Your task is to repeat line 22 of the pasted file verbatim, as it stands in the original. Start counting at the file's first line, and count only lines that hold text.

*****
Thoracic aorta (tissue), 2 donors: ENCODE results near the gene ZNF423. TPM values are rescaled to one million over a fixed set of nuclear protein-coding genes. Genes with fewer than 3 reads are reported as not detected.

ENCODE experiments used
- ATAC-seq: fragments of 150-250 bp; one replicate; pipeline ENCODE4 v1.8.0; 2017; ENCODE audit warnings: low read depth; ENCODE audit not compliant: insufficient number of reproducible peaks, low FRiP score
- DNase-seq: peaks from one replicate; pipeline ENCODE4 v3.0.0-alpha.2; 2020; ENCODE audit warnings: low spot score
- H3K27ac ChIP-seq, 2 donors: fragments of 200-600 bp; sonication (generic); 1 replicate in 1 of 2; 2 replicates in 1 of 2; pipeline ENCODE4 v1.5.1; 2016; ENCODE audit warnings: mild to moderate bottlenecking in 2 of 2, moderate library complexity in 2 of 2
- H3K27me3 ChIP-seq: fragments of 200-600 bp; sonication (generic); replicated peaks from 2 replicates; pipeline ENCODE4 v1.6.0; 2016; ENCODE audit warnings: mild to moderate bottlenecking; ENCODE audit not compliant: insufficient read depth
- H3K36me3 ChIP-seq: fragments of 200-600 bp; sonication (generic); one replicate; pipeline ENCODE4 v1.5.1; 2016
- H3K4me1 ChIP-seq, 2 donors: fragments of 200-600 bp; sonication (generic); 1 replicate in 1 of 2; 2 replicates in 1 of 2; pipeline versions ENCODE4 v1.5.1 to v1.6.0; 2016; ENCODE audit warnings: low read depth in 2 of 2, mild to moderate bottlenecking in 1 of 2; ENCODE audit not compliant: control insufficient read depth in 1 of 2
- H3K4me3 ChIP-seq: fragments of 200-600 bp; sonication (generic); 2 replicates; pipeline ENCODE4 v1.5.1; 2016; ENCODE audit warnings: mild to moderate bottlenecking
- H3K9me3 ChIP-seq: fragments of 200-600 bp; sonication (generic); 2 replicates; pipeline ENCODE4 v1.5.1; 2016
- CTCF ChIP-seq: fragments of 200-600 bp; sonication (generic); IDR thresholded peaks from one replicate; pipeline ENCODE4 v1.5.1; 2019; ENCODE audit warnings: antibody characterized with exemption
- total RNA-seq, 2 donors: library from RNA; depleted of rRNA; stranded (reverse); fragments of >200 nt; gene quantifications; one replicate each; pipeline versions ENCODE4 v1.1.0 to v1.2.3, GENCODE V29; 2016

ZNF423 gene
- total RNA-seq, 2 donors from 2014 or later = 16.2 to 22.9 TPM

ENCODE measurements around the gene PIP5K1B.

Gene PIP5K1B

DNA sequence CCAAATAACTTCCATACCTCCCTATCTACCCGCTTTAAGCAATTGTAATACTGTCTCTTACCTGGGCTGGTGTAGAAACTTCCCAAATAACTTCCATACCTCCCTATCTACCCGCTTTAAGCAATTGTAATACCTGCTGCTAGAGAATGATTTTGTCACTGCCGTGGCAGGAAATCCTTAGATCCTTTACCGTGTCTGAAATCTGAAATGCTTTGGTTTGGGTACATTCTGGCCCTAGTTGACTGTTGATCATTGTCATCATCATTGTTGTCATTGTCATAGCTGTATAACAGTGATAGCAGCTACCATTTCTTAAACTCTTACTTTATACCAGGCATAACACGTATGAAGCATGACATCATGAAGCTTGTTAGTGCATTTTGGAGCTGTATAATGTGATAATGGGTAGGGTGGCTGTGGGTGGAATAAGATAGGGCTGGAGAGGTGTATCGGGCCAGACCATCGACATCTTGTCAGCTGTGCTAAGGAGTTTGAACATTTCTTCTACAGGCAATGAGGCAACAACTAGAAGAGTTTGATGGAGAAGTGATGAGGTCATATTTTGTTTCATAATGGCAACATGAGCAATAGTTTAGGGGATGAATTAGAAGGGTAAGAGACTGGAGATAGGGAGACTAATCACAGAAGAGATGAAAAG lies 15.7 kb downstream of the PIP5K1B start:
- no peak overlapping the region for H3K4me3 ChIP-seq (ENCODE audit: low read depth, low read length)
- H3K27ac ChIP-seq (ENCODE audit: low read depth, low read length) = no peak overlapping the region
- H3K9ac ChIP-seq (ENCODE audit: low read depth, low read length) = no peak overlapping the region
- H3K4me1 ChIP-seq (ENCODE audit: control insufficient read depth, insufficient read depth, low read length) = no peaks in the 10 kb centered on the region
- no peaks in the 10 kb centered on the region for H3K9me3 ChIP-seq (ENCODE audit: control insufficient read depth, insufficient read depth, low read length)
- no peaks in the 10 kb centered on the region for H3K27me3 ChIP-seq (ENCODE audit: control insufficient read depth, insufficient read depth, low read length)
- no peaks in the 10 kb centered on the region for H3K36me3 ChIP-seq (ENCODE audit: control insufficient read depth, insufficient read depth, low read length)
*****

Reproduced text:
- no peaks in the 10 kb centered on the region for H3K9me3 ChIP-seq (ENCODE audit: control insufficient read depth, insufficient read depth, low read length)